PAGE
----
He knew their catechism instructor back when he was still a child. The man made them recite lengths of the catechism, driving home the lessons with a whack on their heads with the stout stick that also served as a baton and scepter. When not conducting classes, he was seen leading the Boys’ Brigade band, attending one of the many unions, legions or groups that made up the church community or running some errand in the service of the parish. The man, now in his late forties still look as hungry as he did was years ago. He had not yet married possibly because he had not the means. On one Sunday, when the boy went to church because it was a Mothers’ day, he saw the man expertly twirling the silver baton in the air while the band played with much fervor as the bishop in his pomp Episcopal robe adorned with gold embroidery and holding his golden staff that glimmered in the sunlight walked past, flanked by a dense crowd of priests as they escorted him to his convoy of Mercedes SUVs waiting upon him like a chariot of horses for a Pharaoh. The boy watched the irony of the drama before him; their former catechism instructor swirled and swirled to the frenzy of the drummer boys, the perspiration trailing down his face and sticking his white shirt to his body while the bishop and his escort of white-robed priests crept into the luxury of air-conditioned cars and drove away leaving him to swirl his baton depressed to a crowd of insignificant spectators like himself.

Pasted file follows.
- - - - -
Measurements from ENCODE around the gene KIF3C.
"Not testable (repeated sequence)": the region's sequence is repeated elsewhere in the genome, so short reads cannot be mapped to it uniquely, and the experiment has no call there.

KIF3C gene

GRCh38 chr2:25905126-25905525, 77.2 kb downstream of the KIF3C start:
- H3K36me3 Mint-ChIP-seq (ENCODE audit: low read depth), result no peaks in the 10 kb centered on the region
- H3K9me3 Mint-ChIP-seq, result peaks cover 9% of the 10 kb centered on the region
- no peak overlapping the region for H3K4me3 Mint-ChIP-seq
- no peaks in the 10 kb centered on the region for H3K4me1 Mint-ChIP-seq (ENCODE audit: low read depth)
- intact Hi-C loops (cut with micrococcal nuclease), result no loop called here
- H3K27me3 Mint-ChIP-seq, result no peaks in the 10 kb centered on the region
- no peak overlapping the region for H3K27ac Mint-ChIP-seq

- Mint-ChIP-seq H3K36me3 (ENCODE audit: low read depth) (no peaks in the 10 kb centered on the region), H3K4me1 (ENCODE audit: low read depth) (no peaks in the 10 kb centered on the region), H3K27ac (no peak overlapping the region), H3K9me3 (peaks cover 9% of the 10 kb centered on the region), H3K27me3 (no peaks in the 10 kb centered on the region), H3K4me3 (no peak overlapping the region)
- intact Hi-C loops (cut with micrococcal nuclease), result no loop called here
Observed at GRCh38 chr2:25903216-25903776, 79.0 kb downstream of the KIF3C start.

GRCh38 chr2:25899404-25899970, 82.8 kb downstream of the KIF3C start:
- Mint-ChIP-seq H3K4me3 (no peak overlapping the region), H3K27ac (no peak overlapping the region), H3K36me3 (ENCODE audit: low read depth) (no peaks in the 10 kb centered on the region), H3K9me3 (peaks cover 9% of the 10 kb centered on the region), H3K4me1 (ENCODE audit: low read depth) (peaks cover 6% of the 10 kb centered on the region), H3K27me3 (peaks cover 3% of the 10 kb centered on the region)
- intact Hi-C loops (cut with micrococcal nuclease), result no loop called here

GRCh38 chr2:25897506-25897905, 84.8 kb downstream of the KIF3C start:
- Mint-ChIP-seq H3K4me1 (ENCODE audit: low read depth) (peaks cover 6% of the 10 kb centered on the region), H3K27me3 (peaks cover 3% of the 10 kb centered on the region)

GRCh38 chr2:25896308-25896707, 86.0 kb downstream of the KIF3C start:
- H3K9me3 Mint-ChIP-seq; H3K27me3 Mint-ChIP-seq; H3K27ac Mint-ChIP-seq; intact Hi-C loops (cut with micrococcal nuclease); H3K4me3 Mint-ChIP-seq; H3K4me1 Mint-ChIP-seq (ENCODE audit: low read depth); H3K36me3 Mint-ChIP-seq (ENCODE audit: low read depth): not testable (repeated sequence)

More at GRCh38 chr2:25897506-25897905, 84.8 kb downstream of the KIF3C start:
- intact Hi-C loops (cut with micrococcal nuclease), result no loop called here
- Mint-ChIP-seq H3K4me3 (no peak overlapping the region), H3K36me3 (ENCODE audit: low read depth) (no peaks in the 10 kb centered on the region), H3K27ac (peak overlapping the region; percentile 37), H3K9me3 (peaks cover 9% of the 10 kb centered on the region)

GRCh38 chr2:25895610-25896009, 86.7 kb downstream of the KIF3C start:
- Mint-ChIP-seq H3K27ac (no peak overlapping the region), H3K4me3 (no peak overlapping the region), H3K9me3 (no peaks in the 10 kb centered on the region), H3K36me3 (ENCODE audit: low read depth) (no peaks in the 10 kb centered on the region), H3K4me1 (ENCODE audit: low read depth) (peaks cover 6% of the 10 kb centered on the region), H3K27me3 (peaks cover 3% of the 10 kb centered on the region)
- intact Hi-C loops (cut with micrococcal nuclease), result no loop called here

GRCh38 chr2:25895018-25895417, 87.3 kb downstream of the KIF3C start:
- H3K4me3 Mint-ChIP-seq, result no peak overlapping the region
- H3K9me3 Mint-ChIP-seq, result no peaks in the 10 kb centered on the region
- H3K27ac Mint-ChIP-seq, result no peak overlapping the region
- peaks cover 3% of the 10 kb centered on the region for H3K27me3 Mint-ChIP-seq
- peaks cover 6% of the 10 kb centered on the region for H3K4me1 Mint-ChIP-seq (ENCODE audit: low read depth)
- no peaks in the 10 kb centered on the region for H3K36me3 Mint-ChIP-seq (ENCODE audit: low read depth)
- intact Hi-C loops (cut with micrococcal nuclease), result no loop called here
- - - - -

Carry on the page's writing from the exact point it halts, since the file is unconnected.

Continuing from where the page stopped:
The boy had spat his abhorrence for the injustice and senselessness he saw around him. He had withdrawn from the lot and resigned to fate. He knew he couldn’t change a thing and so he readily forgave his parents and especially his mother for their bigotry, their calling him heathen, for despising the safety of reality, for taking for granted the gift of freedom that life freely offers, for being blind to the beauty of reasoning and for their naivety in putting so much stock in a fellow flawed human as being the interpreter of The Divine.
He had come to know better than to look at the world through the stained glass of long-held beliefs.